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The Battle for Brazil’s Evangelicals

After fueling Bolsonaro’s rise, some are flocking to Lula’s camp with earthly—and heavenly—concerns.

Osborn-Catherine-foreign-policy-columnist15
Osborn-Catherine-foreign-policy-columnist15
Catherine Osborn
By , the writer of Foreign Policy’s weekly Latin America Brief.
Brazilian President Jair Bolsonaro participates in the birthday worship for the pastor Silas Malafaia at Assembléia de Deus Vitória em Cristo Church in Rio de Janeiro on Sept. 15.
Brazilian President Jair Bolsonaro participates in the birthday worship for the pastor Silas Malafaia at Assembléia de Deus Vitória em Cristo Church in Rio de Janeiro on Sept. 15.
Brazilian President Jair Bolsonaro participates in the birthday worship for the pastor Silas Malafaia at Assembléia de Deus Vitória em Cristo Church in Rio de Janeiro on Sept. 15. Wagner Meier/Getty Images

Welcome back to Foreign Policy’s Latin America Brief.

The highlights this week: Bolsonaro and Lula court Brazil’s evangelicals ahead of Sunday’s vote, Cuba legalizes same-sex marriage, and Argentina’s government intervenes in the market for World Cup stickers (yes, really).

If you would like to receive Latin America Brief in your inbox every Friday, please sign up here.

Welcome back to Foreign Policy’s Latin America Brief.

The highlights this week: Bolsonaro and Lula court Brazil’s evangelicals ahead of Sunday’s vote, Cuba legalizes same-sex marriage, and Argentina’s government intervenes in the market for World Cup stickers (yes, really).

If you would like to receive Latin America Brief in your inbox every Friday, please sign up here.


Faithful, but to Whom?

Jair Bolsonaro’s 2018 election to the Brazilian presidency was the apex of political efforts to cultivate a U.S.-style Christian evangelical right in the country. In a campaign drenched in socially conservative religious imagery, Bolsonaro earned more than twice as many evangelical votes as did his leftist opponent in the presidential runoff. Evangelicals are on track to become Brazil’s largest religious group within the next decade and currently make up some 30 percent of the population.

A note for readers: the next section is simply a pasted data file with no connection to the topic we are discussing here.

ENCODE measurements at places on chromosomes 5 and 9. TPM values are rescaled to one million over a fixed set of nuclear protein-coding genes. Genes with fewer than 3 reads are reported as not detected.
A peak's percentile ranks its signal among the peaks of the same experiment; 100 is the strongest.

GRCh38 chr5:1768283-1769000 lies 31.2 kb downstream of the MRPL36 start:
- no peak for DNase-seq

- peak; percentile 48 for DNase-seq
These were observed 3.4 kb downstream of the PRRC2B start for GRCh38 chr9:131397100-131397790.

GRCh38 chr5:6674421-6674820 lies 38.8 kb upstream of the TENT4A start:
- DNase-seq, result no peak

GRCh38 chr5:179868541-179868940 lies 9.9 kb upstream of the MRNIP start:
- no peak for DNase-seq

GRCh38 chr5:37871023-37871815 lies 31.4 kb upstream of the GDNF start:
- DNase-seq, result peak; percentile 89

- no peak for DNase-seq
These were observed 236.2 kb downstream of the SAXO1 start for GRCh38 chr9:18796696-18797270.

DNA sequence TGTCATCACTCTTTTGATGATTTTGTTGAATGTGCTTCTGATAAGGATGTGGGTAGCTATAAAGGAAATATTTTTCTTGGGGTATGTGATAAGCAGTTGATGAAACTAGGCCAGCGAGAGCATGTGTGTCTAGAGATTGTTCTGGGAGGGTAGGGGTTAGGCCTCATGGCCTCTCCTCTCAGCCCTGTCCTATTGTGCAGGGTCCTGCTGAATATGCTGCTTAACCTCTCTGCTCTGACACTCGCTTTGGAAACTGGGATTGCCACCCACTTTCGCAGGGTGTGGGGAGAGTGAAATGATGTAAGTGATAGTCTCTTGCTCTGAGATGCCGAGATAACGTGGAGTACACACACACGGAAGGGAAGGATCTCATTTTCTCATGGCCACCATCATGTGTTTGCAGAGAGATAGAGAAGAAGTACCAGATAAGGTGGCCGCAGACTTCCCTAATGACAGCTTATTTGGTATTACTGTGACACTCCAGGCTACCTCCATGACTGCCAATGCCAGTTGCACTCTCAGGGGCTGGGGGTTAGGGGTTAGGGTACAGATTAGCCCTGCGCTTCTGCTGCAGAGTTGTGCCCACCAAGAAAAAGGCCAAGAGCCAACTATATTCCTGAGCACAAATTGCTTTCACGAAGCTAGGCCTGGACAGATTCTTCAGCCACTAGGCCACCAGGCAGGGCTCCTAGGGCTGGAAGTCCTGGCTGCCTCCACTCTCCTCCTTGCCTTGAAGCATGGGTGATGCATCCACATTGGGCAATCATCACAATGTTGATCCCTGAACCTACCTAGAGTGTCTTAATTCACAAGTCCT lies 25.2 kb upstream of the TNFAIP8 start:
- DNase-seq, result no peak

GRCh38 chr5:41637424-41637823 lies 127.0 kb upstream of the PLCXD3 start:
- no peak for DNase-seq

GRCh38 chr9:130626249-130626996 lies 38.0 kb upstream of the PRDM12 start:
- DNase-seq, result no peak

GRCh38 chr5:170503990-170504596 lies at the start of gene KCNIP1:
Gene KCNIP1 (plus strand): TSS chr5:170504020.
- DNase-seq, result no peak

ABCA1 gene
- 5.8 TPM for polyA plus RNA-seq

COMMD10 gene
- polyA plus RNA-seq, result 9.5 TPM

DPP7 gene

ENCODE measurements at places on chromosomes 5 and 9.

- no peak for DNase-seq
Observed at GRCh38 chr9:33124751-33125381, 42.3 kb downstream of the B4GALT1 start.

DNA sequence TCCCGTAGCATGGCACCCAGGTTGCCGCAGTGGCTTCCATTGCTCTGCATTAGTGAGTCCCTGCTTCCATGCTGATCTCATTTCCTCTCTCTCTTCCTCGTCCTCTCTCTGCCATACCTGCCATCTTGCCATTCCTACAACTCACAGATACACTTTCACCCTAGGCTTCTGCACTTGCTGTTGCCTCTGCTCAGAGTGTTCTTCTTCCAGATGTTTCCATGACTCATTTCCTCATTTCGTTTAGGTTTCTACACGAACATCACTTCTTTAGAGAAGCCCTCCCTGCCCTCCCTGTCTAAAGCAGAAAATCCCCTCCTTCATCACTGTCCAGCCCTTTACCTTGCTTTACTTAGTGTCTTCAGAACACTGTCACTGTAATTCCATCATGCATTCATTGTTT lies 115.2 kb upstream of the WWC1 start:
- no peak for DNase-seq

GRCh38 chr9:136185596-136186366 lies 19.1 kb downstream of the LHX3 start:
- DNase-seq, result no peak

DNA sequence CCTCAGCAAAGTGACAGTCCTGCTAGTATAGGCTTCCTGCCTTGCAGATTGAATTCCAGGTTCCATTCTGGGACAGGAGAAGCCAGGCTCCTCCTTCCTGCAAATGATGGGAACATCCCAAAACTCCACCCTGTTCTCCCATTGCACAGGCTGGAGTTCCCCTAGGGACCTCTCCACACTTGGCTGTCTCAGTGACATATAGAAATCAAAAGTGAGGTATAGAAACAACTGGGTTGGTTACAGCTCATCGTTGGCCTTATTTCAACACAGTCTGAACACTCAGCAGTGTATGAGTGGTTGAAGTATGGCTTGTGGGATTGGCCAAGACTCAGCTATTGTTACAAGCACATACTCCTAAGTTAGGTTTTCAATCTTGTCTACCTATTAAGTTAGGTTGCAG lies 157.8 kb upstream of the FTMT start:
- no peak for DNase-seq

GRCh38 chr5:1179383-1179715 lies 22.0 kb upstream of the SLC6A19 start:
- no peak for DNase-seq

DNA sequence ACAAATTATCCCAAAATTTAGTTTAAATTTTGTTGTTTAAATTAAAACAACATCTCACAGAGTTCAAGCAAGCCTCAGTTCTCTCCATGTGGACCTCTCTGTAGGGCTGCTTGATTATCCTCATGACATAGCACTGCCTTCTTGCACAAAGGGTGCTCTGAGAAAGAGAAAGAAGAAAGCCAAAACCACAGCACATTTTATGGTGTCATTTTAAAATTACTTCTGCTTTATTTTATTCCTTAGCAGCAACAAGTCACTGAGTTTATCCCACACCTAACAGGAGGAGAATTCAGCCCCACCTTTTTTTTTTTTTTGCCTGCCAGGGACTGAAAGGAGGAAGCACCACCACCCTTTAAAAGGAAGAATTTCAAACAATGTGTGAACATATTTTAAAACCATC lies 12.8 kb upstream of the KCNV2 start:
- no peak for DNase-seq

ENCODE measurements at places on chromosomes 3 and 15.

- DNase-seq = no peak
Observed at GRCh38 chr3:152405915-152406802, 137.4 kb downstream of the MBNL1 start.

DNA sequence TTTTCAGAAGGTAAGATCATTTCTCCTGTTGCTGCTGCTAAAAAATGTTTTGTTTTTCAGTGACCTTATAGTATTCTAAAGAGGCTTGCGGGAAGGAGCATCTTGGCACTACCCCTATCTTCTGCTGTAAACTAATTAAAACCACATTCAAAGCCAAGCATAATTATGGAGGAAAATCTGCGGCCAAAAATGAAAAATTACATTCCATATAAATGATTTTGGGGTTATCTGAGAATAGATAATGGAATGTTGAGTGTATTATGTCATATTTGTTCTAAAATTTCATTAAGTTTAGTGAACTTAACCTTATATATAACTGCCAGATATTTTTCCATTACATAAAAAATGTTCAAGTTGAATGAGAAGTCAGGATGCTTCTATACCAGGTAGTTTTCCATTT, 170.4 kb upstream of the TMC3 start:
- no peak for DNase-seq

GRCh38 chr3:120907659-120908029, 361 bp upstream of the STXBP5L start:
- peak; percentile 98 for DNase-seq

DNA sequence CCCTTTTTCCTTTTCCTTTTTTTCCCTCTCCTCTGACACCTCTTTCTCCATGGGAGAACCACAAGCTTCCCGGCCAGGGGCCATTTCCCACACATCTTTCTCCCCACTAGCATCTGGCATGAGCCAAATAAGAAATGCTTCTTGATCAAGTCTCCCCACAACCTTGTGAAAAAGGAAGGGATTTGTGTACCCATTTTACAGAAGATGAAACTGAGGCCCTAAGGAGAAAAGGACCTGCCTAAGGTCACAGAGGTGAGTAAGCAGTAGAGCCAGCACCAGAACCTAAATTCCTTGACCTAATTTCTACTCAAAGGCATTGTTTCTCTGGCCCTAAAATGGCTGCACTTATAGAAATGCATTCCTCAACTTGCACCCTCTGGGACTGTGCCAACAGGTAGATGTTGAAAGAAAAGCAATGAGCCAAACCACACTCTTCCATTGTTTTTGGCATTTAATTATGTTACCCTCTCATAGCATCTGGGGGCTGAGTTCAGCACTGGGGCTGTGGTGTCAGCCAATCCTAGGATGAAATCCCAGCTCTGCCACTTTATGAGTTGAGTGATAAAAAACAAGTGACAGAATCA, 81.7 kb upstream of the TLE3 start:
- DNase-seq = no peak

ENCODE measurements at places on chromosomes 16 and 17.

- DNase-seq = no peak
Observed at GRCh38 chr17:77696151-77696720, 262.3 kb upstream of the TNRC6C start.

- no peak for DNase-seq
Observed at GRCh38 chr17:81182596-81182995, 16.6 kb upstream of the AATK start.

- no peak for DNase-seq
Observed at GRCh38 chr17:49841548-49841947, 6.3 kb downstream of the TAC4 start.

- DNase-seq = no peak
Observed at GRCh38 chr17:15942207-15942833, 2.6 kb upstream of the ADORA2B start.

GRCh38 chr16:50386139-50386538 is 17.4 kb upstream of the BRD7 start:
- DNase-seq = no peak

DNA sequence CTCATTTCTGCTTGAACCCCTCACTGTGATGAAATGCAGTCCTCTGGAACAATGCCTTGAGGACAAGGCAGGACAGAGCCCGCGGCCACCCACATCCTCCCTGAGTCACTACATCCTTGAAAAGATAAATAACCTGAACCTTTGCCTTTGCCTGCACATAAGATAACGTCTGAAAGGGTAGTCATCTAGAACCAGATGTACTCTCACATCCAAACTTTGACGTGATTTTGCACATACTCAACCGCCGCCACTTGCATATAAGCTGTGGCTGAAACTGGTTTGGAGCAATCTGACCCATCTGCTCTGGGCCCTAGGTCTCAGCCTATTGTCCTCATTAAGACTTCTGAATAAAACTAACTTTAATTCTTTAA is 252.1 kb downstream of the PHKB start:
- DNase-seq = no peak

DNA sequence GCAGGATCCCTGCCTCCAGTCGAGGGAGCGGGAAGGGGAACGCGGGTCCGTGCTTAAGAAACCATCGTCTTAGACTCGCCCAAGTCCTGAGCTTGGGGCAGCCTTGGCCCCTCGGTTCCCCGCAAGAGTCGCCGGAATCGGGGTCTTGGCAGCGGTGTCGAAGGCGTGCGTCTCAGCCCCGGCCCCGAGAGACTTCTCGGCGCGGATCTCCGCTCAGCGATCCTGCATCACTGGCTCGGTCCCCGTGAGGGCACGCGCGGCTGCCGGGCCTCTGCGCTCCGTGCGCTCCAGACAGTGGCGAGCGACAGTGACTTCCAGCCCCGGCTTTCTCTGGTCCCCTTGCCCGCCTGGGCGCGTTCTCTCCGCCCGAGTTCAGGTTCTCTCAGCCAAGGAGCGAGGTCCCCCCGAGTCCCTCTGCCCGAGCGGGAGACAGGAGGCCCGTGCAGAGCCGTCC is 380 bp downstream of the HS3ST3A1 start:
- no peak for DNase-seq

Bolsonaro has struggled to maintain the same level of evangelical support ahead of Sunday’s presidential election, however. A Sept. 20-22 poll by Datafolha said that only 50 percent of evangelical voters planned to back him, while 32 percent planned to support his leading opponent, former leftist President Luiz Inácio Lula da Silva.

The political alignment of evangelical voters has varied over the years. Lula was first elected in 2002 with the support of several prominent evangelical leaders. But by 2016, evangelical pastors across the nation were stumping for the impeachment of his handpicked successor, Dilma Rousseff, before migrating to the far-right Bolsonaro—who often claims to be on the correct side of a divine battle between good and evil.

This election may prove that the right’s recent dominance of the evangelical vote has waned. A May Datafolha poll that weighed opinions on issues related to economic and social policy, law enforcement, LGBT rights, and drug liberalization found that 41 percent of Brazilian evangelicals identified with stances held by Brazil’s political left, versus 37 percent on the right and 22 percent in the center.

Multiple polls suggest evangelical women plan to vote for Lula in higher numbers than men. Religious studies experts have pointed to their disappointment with Bolsonaro’s handling of the coronavirus pandemic, demeaning comments toward women, and support for easing civilian access to firearms—as well as their memories of economic stability under Lula.